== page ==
Representations of automata bring together the arts with technology, and computing with modeling and simulation. A broader topic is the structure of the academy (i.e., our present system of education) and how this system supports areas such as automata. George Bugliarello, former president of Sigma Xi and Polytechnic Institute of New York University, wrote a very good article on what sometimes divides us and what might help unite us as we improve integration of the arts and humanities with engineering. I particularly like this passage:
"Recently, with structural art—e.g., the view of a bridge also as a work of art (Billington)—and with the growing commercial importance of aesthetics in automobiles and other functional artifacts, the time is ripe in engineering for a renewed appreciation of aesthetics. Unfortunately, in the required curriculum of our engineering schools, not a single course deals with taste, aesthetics or style. Neither, for that matter, do arts curricula focus on the kinship of art and engineering as modifiers of nature. The consequence is, much too often, human-made environments with no emotional impact, that can benumb, rather than inspire."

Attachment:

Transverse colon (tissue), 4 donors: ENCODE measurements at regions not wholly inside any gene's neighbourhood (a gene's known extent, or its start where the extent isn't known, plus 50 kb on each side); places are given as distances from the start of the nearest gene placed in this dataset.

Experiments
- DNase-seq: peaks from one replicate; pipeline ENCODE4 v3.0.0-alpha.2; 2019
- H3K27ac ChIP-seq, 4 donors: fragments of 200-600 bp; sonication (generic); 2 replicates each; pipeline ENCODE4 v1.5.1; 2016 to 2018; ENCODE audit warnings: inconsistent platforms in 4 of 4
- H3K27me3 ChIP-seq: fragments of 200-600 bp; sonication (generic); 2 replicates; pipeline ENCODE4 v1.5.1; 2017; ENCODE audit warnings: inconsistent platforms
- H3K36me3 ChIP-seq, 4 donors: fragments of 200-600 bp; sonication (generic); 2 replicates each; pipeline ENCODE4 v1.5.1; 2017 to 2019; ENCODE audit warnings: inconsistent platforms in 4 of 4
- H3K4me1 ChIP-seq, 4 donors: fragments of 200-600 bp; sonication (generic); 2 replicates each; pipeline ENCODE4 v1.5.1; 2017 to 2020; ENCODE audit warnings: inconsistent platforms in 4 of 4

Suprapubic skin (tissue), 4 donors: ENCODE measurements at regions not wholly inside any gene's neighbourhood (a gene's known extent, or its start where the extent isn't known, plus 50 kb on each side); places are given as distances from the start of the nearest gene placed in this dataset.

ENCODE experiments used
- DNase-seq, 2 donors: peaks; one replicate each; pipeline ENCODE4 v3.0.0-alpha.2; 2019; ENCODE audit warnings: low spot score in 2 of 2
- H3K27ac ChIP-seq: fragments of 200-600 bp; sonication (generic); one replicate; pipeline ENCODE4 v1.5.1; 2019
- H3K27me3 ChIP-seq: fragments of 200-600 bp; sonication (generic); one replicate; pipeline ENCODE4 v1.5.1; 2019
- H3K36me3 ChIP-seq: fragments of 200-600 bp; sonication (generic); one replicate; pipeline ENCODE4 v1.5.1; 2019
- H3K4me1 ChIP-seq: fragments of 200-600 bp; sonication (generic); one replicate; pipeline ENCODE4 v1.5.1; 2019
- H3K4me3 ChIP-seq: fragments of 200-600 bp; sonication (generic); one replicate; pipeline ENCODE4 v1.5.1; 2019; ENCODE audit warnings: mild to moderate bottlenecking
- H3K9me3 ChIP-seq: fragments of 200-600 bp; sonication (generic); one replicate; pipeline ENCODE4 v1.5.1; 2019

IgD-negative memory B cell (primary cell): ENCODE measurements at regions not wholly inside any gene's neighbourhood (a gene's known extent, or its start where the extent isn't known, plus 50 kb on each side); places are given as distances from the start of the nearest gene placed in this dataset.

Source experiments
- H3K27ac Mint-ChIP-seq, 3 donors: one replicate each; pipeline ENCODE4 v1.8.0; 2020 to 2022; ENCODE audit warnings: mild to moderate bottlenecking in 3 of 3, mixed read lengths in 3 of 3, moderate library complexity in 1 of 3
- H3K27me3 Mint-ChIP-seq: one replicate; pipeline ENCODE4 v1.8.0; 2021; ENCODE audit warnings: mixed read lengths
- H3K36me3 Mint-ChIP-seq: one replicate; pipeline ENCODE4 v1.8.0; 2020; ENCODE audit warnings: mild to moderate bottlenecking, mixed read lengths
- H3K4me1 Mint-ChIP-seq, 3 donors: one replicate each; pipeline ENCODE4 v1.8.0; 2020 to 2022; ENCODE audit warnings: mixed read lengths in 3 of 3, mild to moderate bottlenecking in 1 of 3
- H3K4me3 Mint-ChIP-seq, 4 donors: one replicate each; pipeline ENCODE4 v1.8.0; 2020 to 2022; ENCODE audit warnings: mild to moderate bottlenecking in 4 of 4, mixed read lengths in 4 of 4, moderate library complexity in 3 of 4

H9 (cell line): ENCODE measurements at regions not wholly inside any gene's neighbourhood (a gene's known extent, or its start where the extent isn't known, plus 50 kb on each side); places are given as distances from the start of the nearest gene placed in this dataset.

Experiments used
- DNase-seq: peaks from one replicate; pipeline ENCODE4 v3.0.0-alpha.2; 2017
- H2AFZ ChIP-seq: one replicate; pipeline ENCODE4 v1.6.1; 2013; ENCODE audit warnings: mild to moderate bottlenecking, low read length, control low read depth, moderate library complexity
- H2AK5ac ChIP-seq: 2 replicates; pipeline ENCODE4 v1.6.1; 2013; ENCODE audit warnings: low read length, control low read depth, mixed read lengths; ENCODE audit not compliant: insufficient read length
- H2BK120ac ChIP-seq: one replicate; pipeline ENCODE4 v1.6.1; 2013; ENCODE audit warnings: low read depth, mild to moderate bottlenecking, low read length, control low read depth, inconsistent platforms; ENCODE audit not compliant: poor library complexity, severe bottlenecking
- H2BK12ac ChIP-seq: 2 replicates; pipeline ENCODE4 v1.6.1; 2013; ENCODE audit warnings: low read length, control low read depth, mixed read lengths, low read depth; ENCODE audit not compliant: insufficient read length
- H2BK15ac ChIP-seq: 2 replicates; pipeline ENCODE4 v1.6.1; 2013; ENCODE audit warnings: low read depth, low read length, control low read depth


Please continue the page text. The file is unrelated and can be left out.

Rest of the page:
Automata are, after all, machines whether they are made out of virtual or physical materials. They can be beautiful works of art regardless of their capacity to play a functional, utilitarian role.